Monday, February 23, 2015

Special Intentions and Lent

I miss many things about teaching high school girls. The 12 years I taught at Mother Guerin High School in Chicago brought joys and sorrows, easy days and challenging days, wonderfully inspiring colleagues, and the opportunity to teach and to learn from an amazing parade of young women. Those students enriched my life far more than they'll ever know, and I have tried to keep in contact with as many as I can, watching them blossom into teachers and mothers and lawyers and doctors and artists and performers and accountants and business owners and so much more. I thank God for every single one of them.

Of course, there was drama every day in classes full of girls. A lot of drama. Some of it manufactured by the nature of adolescence, some of it produced by situations in life outside school. Every day was different; every day carried the possibility of emotional turmoil.

I taught theology: church history, church doctrine, morality, social justice, and world history. Many aspects of my students' lives connected with the range of topics we would cover. Actually, as far as I was concerned, every aspect of their lives and mine connected with what we were studying. I frequently got to know a different side of my students' personalities precisely because we touched the essential, basic questions that every person asks herself or himself.

The first few minutes of class allowed each student to give a little hint of what was on her mind each day. We always began our classes with prayer and students took turns leading those prayers. While that student chose what to say in a more formal prayer, I would ask all her classmates, one by one, to tell us some particular thing they would like us to pray for. We called these "special intentions". If I had a prayer request, I would add mine, too. After each student had mentioned her intention (if she wanted to or had one), the prayer leader gathered all those up in the opening prayer.

I think that "special intentions" remain one of the most enduring memories of my former students. Some were more sincere and serious than others! (I have prayed for countless boyfriends over the years, with the result that I could probably still tell you names of long-since-dumped fellows.) Sometimes the girls would pray for one of their classmates with no specific reason given. If this happened repeatedly, I took it as a warning that something was going wrong in that student's life, and I looked for ways to help her. Students would ask for prayers for family members, which would give me clues that on-going worried or sad expressions might mean some serious news on the horizon. On the whole, I think "special intentions" gave each class deeper connections that helped us all to get through the days and weeks.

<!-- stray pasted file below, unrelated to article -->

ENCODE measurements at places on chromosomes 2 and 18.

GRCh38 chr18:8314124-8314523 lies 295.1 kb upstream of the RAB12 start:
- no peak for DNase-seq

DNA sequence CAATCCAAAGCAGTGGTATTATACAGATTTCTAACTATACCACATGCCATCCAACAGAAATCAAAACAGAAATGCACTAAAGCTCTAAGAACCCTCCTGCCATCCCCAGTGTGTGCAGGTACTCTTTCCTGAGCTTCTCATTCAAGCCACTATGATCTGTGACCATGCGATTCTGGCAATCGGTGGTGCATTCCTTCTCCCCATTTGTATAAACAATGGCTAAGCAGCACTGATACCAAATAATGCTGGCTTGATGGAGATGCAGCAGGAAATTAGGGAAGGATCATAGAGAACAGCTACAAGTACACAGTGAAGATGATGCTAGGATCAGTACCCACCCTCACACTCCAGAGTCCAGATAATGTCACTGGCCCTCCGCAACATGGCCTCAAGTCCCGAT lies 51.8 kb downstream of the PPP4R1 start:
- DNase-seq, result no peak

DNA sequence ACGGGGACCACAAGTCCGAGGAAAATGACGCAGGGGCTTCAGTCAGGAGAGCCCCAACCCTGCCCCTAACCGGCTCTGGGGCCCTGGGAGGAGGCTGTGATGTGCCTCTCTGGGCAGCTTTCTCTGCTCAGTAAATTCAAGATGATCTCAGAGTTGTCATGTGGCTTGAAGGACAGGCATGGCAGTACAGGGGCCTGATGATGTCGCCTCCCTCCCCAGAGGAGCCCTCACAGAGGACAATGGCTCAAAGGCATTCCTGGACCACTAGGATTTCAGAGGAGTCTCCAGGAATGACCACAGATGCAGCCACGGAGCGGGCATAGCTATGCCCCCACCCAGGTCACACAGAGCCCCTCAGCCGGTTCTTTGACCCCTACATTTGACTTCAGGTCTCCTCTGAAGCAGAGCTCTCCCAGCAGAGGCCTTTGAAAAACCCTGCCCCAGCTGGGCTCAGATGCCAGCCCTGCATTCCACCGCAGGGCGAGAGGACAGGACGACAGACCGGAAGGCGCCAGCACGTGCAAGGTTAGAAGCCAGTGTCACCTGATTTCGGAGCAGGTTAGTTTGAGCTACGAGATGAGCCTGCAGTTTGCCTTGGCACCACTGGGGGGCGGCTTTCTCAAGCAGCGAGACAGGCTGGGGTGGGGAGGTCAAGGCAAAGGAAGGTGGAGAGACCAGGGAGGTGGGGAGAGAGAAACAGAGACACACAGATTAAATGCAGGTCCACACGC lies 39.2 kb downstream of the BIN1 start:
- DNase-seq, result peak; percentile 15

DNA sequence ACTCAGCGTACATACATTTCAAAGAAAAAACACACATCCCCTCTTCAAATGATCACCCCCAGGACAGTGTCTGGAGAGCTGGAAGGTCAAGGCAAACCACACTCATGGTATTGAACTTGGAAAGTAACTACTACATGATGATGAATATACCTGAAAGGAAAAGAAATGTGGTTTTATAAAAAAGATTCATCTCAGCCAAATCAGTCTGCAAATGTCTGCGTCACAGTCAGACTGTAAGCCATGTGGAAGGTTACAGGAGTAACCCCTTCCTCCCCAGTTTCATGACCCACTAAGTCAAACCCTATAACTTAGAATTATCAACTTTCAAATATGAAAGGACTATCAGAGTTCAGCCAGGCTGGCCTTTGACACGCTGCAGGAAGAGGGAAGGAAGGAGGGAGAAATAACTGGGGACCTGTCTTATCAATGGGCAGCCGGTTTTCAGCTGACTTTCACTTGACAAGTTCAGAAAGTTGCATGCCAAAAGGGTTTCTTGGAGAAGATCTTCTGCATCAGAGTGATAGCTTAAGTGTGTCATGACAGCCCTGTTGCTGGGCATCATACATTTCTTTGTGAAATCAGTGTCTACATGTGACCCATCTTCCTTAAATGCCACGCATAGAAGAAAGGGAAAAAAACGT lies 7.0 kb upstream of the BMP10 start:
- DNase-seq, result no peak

Teaching five or six classes each day meant that I paused for prayer every hour of the school day. I thought about this recently while gathering my spiritual resources and planning my Lenten observances. I prayed every hour of the school day. How have I missed the significance of that? Granted, these prayers were short and I certainly couldn't block out the distractions of managing a classroom full of teenage girls, but we prayed together and we lifted up our concerns together to God. Now that I'm no longer in the classroom, I certainly don't stop for prayer at the beginning of every hour. And I have only just realized how much I am missing.

So here is my Lenten plan. I am stopping to pray every hour during "working hours". (I have no excuse not to, because I don't have the outside distraction of work to hinder me!) I have a little list of my own "special intentions" that I want to lift up, and, as a connection to all those beloved students over the years, I am using Facebook to discover what joys and sorrows and challenges some of them are facing every day. I add specific intentions for them, too.

May I say that this has already proved a great blessing to me? I know that I am going to try to continue after Lent is over. There are so many "special intentions" needing an extra prayer.

Saturday, February 21, 2015

Family Remedies

A few days ago I was watching a re-run of "The Golden Girls". (Yes, we are snowbound here, and the episode just caught my fancy!) It featured a character who was a pharmacist in a small drugstore, and it highlighted very briefly his wider role in helping his customers with health care. That started my thinking about how rare small, independent pharmacies are nowadays. We all take our prescriptions to CVS or Osco or Walgreens or Rite Aid or Walmart, and, while the pharmacists are always helpful, we don't have any kind of on-going relationship with them. They don't know us. I usually even go to the drive-through outside.